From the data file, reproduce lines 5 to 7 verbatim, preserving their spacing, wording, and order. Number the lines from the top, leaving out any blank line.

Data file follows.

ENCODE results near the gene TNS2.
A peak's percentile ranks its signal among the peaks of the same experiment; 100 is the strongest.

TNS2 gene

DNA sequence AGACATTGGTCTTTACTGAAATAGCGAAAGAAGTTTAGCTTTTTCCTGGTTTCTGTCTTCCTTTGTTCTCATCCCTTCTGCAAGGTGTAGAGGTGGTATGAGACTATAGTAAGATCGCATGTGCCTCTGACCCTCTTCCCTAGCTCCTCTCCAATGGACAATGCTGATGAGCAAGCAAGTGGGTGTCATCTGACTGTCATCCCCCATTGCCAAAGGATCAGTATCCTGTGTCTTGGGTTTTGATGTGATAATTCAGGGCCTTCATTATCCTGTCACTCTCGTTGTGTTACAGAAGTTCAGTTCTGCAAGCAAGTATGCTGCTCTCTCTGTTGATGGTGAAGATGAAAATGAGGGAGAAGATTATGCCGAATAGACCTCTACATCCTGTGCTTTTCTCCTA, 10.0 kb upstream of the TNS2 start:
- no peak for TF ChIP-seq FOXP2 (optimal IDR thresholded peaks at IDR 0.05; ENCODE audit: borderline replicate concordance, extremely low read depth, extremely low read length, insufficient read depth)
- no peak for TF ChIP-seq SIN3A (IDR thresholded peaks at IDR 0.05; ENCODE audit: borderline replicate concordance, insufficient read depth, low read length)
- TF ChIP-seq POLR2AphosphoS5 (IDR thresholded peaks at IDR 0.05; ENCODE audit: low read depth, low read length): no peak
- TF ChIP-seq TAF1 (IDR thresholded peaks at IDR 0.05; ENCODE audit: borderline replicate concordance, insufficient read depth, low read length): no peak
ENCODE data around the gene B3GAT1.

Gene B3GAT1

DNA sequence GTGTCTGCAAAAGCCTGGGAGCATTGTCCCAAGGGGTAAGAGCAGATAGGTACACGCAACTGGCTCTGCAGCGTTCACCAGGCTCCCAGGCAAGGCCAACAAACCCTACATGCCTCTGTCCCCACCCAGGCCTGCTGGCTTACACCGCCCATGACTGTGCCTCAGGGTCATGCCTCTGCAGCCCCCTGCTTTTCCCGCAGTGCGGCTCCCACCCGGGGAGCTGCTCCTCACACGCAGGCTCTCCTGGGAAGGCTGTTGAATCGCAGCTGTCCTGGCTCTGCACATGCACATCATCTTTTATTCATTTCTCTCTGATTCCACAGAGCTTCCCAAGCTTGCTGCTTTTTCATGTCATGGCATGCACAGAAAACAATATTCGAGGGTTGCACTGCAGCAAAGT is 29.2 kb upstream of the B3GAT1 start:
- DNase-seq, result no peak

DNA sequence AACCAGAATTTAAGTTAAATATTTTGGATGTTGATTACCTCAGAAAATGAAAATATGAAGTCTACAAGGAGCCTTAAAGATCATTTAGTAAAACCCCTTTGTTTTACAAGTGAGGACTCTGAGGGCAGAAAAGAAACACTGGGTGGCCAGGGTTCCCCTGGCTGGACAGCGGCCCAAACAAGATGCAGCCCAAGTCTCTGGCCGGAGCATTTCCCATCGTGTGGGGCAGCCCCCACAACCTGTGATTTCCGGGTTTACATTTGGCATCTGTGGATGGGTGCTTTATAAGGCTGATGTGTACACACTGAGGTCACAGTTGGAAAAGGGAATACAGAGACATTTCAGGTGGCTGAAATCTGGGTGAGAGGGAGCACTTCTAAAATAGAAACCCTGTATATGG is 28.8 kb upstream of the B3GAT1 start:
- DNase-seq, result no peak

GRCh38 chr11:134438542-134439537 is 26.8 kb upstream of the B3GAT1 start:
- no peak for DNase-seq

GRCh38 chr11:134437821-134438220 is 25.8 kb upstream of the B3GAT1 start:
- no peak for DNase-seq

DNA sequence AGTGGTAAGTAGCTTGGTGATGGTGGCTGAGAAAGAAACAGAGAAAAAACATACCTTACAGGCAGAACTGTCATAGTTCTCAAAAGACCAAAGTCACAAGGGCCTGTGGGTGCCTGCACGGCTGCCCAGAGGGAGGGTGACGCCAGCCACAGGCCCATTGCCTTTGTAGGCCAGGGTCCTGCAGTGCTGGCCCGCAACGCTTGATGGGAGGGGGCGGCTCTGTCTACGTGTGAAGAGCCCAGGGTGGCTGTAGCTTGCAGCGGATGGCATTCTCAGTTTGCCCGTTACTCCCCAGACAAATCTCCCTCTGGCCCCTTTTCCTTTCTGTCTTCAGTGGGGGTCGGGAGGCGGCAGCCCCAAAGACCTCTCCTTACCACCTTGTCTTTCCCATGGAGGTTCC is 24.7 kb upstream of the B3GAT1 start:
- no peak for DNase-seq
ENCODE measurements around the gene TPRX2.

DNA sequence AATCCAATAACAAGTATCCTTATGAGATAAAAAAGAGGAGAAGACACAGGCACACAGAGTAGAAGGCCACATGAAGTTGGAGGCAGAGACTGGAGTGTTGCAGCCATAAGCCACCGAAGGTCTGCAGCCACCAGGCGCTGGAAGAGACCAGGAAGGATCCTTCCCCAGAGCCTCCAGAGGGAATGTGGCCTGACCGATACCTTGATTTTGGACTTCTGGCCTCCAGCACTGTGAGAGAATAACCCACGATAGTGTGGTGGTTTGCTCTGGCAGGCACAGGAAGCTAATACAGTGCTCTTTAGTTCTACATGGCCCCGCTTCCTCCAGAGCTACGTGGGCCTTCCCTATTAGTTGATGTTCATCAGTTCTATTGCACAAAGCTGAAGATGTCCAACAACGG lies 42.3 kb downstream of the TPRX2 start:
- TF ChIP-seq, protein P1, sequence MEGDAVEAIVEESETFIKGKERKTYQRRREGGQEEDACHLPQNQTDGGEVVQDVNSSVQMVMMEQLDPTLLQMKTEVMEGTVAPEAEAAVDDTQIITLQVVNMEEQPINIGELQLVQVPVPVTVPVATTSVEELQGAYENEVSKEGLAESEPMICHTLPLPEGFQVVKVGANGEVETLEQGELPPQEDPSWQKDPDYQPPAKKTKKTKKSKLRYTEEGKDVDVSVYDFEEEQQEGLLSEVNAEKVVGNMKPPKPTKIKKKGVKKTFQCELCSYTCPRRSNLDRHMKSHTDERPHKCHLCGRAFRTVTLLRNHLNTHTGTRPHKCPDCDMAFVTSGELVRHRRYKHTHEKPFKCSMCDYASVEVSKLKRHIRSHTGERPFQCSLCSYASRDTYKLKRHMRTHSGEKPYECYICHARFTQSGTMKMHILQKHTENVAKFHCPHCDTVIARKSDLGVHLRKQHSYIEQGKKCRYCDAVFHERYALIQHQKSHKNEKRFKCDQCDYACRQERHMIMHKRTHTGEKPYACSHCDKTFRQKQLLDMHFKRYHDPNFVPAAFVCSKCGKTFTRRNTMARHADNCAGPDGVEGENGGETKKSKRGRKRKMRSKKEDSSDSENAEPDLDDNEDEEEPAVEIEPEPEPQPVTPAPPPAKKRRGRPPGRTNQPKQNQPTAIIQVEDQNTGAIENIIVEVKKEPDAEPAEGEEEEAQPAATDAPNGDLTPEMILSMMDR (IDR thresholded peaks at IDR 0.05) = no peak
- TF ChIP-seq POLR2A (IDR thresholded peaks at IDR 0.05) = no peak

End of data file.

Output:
- no peak for TF ChIP-seq FOXP2 (optimal IDR thresholded peaks at IDR 0.05; ENCODE audit: borderline replicate concordance, extremely low read depth, extremely low read length, insufficient read depth)
- no peak for TF ChIP-seq SIN3A (IDR thresholded peaks at IDR 0.05; ENCODE audit: borderline replicate concordance, insufficient read depth, low read length)
- TF ChIP-seq POLR2AphosphoS5 (IDR thresholded peaks at IDR 0.05; ENCODE audit: low read depth, low read length): no peak